Lisa Gornick's Live Drawing Show

Lisa Gornick’s Live Drawing Show opens with an interesting and inventive premise: using the aid of drawing in real time to tell a story. A camera positioned above her desk, littered with pens, paper and personal artefacts, records Gornick’s hands expertly speeding across the page illustrating the scenes she describes into a microphone. Gornick walks us through a highly personal family history, exploring the extent to which aspects of her identity are reflected in the lives of her parents and grandparents.

The sketchy outlines of a good show were ultimately erased by a lacking stage presence.

Unfortunately, the potential of this original platform was never fully realised as a result of Gornick’s uncomfortable performance. Much of the show’s success depended upon us warming to her and becoming invested in her story. Gornick manifestly failed to establish sufficient rapport with us such that moments which could have been very intimate instead felt a bit like going through the holiday photos of a stranger: uneasily voyeuristic and invasive. Our attention waned and eventually morphed into indifference as in-jokes fell flat and lengthy exposition grew tiring.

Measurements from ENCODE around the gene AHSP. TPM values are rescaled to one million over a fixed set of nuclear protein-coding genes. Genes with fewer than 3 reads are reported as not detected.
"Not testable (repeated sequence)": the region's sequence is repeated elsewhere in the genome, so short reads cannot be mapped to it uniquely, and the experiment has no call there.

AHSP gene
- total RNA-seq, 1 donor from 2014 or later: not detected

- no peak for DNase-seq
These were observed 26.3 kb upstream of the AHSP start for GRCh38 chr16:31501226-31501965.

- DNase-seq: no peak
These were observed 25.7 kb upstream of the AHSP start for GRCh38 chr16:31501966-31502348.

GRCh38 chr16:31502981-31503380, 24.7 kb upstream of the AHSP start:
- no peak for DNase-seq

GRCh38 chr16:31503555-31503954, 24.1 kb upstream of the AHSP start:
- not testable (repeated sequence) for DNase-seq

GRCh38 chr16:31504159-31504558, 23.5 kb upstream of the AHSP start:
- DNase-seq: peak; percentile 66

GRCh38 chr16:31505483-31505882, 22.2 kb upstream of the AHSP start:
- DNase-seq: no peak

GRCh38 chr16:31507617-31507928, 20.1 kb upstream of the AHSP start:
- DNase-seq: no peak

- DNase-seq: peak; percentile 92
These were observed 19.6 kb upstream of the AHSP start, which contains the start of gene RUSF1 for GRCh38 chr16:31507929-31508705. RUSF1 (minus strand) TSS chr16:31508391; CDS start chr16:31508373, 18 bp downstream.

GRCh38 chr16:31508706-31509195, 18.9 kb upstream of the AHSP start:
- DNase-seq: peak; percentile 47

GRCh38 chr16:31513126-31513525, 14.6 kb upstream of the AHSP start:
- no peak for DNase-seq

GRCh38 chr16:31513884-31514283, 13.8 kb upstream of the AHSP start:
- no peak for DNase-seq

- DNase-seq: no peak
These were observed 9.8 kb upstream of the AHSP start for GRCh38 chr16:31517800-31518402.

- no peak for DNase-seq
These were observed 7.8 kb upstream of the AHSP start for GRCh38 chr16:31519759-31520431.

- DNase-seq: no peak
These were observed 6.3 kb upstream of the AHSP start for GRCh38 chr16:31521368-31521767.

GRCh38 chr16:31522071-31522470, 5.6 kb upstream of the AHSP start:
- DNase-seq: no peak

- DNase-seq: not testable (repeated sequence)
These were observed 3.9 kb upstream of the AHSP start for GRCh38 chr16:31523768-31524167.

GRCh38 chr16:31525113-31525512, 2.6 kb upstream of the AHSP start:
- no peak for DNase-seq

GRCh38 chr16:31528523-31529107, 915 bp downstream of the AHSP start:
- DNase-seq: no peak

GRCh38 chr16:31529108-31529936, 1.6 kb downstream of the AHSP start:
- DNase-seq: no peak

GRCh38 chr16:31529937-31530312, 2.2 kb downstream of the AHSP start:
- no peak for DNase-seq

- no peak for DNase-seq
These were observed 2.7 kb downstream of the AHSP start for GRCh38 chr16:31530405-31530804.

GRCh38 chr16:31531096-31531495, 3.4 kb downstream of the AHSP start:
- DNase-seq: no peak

This was the culmination of a number of problems with Gornick’s delivery. Lacklustre and inconsistent accents felt artificial and isolating, while attempts at audience interaction better resembled one-sided jibes than opportunities to reciprocate the kind of vulnerability for which the show strived. Above all, Gornick never appeared to be truly confident in the performance space: she hid behind an unrealistic stage persona in the same way that she hid behind the physical barrier of her desk.

Gornick’s skill as a sketch and watercolour artist is clear (indeed, there is an opportunity to purchase the drawings after the show). However, it would have been easier to appreciate this had the projection of the action not been overexposed, making certain colours impossible to see.

The sketchy outlines of a good show were ultimately erased by a lacking stage presence. 

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The Blurb

An intimate whirl of live drawing, video projection, music, storytelling and off-the-cuff comedy, Lisa Gornick’s involving and irreverent performance looks for parallels between her own life and her Grandma Ray, a Jewish Eastender who sometimes went posh. As the story unfurls, secrets are uncovered and a surprise connection unites the two across the generations. With each show resulting in a unique set of drawings for sale, this novel performance takes the art of autobiography in a bold and entertaining direction.

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